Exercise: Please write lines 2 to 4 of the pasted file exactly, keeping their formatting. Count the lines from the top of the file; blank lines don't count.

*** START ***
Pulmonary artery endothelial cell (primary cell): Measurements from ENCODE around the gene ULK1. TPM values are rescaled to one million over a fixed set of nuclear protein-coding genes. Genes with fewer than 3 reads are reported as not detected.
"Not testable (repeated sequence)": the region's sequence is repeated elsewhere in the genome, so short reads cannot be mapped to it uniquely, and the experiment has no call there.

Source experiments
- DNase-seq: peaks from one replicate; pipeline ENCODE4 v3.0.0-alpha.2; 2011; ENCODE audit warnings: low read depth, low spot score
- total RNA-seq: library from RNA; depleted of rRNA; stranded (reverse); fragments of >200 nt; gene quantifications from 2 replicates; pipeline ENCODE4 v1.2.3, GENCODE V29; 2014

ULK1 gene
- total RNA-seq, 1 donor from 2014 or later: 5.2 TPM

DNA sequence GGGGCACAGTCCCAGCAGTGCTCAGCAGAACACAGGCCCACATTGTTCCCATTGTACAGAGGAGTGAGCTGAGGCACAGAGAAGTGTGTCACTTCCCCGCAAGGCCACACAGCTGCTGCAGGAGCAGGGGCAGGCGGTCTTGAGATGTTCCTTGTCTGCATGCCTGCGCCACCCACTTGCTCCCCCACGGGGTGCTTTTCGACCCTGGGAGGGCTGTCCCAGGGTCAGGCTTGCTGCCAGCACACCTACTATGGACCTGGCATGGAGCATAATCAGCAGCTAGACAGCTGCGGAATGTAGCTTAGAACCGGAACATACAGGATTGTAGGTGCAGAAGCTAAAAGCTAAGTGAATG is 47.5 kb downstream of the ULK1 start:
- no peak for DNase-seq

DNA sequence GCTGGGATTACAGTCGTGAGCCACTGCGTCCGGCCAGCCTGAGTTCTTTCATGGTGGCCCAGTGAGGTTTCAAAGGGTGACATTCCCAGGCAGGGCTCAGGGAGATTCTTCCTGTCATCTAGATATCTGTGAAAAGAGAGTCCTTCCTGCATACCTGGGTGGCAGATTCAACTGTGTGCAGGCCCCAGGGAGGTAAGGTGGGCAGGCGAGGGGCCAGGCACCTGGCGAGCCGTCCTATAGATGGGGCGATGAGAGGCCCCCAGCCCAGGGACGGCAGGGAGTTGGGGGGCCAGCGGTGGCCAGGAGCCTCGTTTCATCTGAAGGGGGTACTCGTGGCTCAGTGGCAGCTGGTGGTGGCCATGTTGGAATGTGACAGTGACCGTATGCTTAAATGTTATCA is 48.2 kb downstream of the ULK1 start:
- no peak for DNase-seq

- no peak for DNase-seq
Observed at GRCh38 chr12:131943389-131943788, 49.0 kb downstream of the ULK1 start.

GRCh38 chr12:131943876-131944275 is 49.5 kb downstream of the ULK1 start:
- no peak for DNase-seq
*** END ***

"Not testable (repeated sequence)": the region's sequence is repeated elsewhere in the genome, so short reads cannot be mapped to it uniquely, and the experiment has no call there.

Source experiments
- DNase-seq: peaks from one replicate; pipeline ENCODE4 v3.0.0-alpha.2; 2011; ENCODE audit warnings: low read depth, low spot score